What was his secret. He could not be killed by someone else. What would kill him was when his lives converged. At that point, a star, everything would disappear, like exotic physics, and poof, him gone, he thought, on his knees. Kneeling. Kneeling. Prie-dieu. Holy mother.

“Sir can you tell me what you have on. What do you have in your pockets. Listen to my voice.”

What voice. Hear a voice. Charles Brown. Music. All lit up.

“Sir press one of the numbers if you can hear me.”

Vehicle. Location. Way. Talk. Christmas time in the city. Ding a ling. Bling bling. Fuck the game if it ain’t sayin nothin. At the starpoint. His lives would meet each other and die. When the little wife—

“Can you hear me. Press any number.”

He heard but wasn’t sure what. Bells. Church bells. He thought of his bride to be, his child to be. He saw seas, amnion ocean, the Adriatic, Caribbean, honeymoon Pacific. Where he and wife tried to swim on a San Francisco summer day and ran laughing from cold. Now there was a wharf somewhere near; he smelled the oil and fish, the ballast water, the sailors, the distance.

He was in a room, near the bay, near the runway, near planes, white bellied like fat fish he watched from the water below.

Cut the shit, he told himself: I’m all lit up. Merry Christmas, baby, he said to his wife, you sure did treat me nice.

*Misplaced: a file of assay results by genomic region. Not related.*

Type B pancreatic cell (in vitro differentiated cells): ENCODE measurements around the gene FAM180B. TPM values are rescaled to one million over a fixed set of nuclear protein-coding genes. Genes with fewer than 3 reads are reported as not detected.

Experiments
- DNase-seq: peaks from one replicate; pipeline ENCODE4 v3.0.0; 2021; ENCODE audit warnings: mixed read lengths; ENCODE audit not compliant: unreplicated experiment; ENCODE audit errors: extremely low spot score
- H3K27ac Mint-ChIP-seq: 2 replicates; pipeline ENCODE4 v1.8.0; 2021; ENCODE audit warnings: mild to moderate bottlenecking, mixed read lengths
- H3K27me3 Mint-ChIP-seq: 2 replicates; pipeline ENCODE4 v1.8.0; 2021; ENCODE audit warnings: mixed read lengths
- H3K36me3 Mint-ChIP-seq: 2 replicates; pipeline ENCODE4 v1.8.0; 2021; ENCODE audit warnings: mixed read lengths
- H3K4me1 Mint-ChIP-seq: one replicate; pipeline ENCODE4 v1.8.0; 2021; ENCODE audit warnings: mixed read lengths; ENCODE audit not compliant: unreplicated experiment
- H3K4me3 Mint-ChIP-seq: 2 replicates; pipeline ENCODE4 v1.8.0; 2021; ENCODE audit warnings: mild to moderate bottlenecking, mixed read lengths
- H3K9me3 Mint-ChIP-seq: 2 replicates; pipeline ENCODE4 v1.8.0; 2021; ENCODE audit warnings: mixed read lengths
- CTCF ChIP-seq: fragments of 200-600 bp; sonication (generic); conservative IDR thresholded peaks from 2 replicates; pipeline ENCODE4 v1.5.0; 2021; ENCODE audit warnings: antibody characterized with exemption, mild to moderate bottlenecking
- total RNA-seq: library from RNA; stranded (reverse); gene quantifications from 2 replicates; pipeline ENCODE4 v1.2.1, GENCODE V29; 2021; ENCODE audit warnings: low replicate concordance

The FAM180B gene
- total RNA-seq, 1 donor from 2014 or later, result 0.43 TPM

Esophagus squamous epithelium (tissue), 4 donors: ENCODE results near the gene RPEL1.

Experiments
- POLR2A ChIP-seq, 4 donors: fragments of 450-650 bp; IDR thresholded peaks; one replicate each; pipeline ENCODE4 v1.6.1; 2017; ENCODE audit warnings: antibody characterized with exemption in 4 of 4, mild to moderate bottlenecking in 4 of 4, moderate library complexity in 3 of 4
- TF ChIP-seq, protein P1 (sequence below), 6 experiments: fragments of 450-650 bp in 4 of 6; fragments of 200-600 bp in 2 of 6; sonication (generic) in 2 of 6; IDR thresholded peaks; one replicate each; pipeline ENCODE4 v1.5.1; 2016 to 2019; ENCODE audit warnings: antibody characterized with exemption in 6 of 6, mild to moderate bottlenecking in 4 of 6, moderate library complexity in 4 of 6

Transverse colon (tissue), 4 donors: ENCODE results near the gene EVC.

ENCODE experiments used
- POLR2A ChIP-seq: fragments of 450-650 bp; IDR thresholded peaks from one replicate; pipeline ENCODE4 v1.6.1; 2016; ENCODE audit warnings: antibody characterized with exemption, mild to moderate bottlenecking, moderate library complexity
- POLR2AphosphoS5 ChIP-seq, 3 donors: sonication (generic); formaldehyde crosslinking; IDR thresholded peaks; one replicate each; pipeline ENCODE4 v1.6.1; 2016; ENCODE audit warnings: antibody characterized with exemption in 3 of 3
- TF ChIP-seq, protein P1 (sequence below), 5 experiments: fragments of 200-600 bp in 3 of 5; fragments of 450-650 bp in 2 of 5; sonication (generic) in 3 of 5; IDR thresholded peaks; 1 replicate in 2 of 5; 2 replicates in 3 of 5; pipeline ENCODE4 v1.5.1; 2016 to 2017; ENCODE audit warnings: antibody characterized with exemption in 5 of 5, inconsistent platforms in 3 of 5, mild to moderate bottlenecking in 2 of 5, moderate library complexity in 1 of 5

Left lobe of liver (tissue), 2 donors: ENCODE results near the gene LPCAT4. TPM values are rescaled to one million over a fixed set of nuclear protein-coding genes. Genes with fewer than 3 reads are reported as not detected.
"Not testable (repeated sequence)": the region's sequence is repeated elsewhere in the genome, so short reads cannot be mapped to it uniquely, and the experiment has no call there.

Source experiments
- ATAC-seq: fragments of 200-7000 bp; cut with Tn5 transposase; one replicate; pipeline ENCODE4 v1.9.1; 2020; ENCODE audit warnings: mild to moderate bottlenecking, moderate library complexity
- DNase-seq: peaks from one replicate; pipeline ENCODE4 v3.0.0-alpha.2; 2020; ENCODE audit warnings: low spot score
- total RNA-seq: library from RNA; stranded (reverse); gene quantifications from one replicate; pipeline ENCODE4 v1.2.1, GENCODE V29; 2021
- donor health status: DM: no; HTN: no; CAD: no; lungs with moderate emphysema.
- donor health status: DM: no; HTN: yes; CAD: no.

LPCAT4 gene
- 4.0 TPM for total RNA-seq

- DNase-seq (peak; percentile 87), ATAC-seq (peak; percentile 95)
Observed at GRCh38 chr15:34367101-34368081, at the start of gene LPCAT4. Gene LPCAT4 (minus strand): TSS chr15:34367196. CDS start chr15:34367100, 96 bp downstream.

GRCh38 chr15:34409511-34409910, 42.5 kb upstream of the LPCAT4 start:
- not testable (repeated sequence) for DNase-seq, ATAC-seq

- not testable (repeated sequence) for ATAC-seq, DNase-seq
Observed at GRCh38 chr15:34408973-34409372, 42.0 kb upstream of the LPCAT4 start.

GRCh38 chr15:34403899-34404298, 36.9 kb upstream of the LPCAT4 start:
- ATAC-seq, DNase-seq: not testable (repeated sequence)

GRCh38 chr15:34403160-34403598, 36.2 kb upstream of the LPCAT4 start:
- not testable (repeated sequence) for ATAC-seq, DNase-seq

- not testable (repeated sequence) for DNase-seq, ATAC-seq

It starts so early. Look at yourself, you’re disgusting, said the mother. I’m sorry mommy. You’re a joke, said the father, you’ll never be a doctor. Sorry. He’d been gone a long time. But now, back, released. Why. ER talk. Suicide by cop. Single-vehicle fatality.

The phone, lit up. A noise from it like bees. Then they were in the room, clouding, grainy. Pons, medulla. Numbness in extremities. It was cold. The tearing cloth again.

Then suddenly. No longer stiff. He could move. His legs and hands, knees, he was free, and he could feel it, coming, to help him stand. He wanted his wife to see, as he now did. Rising. His wife. His daughter. He wanted to tell them now; what he now knew, in that melting.

He knew what was at the star point, and that it wasn’t nothing. It is my real name, it is coming back, it is all coming back to me, he thought, and finally able, he waited for the door to open, to know and not forget.

Air grainy, a swirling, and in his ears buzzing, the low chir. Spring, it’s like spring. It is spring. Lie down in the field.


SHJ Issue 13
Fall 2015

Ed Taylor

is the author of the novel Theo, the poetry collection Idiogest, and the chapbook The Rubaiyat of Hazmat. His work has appeared in a variety of U.S. and U.K. periodicals and anthologies, most recently in Gargoyle, Great Lakes Review, Southwest Review, New World Writing, and Louisville Review. He lives in Buffalo, New York.

“...we have been born here to witness and celebrate. We wonder at our purpose for living. Our purpose
is to perceive the fantastic. Why have a universe if there is no audience?” — Ray Bradbury